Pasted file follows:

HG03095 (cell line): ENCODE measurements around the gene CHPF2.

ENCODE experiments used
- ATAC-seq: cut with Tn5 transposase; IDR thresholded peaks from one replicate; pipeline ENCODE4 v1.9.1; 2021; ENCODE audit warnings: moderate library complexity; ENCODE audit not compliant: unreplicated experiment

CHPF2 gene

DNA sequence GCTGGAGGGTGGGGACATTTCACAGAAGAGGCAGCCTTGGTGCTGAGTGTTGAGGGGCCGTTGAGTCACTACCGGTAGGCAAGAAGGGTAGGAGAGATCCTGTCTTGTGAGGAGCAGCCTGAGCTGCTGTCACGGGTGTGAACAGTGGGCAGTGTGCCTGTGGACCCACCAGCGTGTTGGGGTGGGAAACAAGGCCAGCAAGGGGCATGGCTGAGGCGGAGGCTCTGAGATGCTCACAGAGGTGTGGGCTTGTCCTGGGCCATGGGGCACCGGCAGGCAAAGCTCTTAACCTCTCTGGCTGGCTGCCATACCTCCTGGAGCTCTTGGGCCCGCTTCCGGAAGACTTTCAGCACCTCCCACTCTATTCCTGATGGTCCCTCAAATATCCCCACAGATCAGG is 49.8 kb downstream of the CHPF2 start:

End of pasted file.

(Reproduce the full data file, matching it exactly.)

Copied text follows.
HG03095 (cell line): ENCODE measurements around the gene CHPF2.

ENCODE experiments used
- ATAC-seq: cut with Tn5 transposase; IDR thresholded peaks from one replicate; pipeline ENCODE4 v1.9.1; 2021; ENCODE audit warnings: moderate library complexity; ENCODE audit not compliant: unreplicated experiment

CHPF2 gene

DNA sequence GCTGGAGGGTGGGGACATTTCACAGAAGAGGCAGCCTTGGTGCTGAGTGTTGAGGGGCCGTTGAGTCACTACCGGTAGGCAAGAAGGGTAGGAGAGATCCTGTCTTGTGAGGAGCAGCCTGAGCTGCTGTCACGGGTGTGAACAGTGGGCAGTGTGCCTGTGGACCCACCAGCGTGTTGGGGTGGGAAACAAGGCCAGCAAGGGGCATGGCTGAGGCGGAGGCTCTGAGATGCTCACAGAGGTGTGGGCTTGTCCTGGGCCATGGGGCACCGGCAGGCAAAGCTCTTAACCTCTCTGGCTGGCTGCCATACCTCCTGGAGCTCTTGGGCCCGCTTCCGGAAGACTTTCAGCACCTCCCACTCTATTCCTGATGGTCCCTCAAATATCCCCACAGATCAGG is 49.8 kb downstream of the CHPF2 start: